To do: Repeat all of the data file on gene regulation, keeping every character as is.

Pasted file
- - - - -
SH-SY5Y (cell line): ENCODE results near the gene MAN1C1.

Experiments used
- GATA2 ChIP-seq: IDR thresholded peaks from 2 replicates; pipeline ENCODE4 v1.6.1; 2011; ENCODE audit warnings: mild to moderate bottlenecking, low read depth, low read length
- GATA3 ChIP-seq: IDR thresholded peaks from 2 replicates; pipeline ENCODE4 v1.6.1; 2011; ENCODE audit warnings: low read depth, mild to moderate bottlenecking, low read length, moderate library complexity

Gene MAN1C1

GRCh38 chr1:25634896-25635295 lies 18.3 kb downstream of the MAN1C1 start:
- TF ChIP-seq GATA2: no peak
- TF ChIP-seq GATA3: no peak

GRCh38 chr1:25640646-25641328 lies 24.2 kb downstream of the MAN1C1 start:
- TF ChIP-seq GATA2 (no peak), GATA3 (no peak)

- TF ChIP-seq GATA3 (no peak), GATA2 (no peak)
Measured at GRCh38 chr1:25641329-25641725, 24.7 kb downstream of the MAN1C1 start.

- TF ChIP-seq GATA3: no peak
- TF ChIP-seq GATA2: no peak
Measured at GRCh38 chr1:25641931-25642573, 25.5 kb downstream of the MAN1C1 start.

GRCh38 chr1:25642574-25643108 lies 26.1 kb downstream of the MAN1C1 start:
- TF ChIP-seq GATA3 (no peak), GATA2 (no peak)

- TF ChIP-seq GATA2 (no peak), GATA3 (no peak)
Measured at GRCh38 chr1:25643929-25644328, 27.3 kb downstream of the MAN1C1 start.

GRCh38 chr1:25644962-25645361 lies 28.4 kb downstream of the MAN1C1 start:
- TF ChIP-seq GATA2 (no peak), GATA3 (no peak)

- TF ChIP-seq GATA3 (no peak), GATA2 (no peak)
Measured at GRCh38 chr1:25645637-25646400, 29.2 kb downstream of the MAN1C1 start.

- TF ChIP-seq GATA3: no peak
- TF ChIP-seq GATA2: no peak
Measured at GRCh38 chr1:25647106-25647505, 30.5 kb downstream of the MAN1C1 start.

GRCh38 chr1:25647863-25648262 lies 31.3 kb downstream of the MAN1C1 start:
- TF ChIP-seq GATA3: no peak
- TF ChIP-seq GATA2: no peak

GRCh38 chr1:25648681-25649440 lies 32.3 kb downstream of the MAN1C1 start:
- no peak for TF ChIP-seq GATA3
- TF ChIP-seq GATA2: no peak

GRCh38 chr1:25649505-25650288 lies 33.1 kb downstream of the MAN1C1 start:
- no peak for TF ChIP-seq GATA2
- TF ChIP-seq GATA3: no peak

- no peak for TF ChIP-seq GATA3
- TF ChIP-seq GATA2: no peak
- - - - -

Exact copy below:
SH-SY5Y (cell line): ENCODE results near the gene MAN1C1.

Experiments used
- GATA2 ChIP-seq: IDR thresholded peaks from 2 replicates; pipeline ENCODE4 v1.6.1; 2011; ENCODE audit warnings: mild to moderate bottlenecking, low read depth, low read length
- GATA3 ChIP-seq: IDR thresholded peaks from 2 replicates; pipeline ENCODE4 v1.6.1; 2011; ENCODE audit warnings: low read depth, mild to moderate bottlenecking, low read length, moderate library complexity

Gene MAN1C1

GRCh38 chr1:25634896-25635295 lies 18.3 kb downstream of the MAN1C1 start:
- TF ChIP-seq GATA2: no peak
- TF ChIP-seq GATA3: no peak

GRCh38 chr1:25640646-25641328 lies 24.2 kb downstream of the MAN1C1 start:
- TF ChIP-seq GATA2 (no peak), GATA3 (no peak)

- TF ChIP-seq GATA3 (no peak), GATA2 (no peak)
Measured at GRCh38 chr1:25641329-25641725, 24.7 kb downstream of the MAN1C1 start.

- TF ChIP-seq GATA3: no peak
- TF ChIP-seq GATA2: no peak
Measured at GRCh38 chr1:25641931-25642573, 25.5 kb downstream of the MAN1C1 start.

GRCh38 chr1:25642574-25643108 lies 26.1 kb downstream of the MAN1C1 start:
- TF ChIP-seq GATA3 (no peak), GATA2 (no peak)

- TF ChIP-seq GATA2 (no peak), GATA3 (no peak)
Measured at GRCh38 chr1:25643929-25644328, 27.3 kb downstream of the MAN1C1 start.

GRCh38 chr1:25644962-25645361 lies 28.4 kb downstream of the MAN1C1 start:
- TF ChIP-seq GATA2 (no peak), GATA3 (no peak)

- TF ChIP-seq GATA3 (no peak), GATA2 (no peak)
Measured at GRCh38 chr1:25645637-25646400, 29.2 kb downstream of the MAN1C1 start.

- TF ChIP-seq GATA3: no peak
- TF ChIP-seq GATA2: no peak
Measured at GRCh38 chr1:25647106-25647505, 30.5 kb downstream of the MAN1C1 start.

GRCh38 chr1:25647863-25648262 lies 31.3 kb downstream of the MAN1C1 start:
- TF ChIP-seq GATA3: no peak
- TF ChIP-seq GATA2: no peak

GRCh38 chr1:25648681-25649440 lies 32.3 kb downstream of the MAN1C1 start:
- no peak for TF ChIP-seq GATA3
- TF ChIP-seq GATA2: no peak

GRCh38 chr1:25649505-25650288 lies 33.1 kb downstream of the MAN1C1 start:
- no peak for TF ChIP-seq GATA2
- TF ChIP-seq GATA3: no peak

- no peak for TF ChIP-seq GATA3
- TF ChIP-seq GATA2: no peak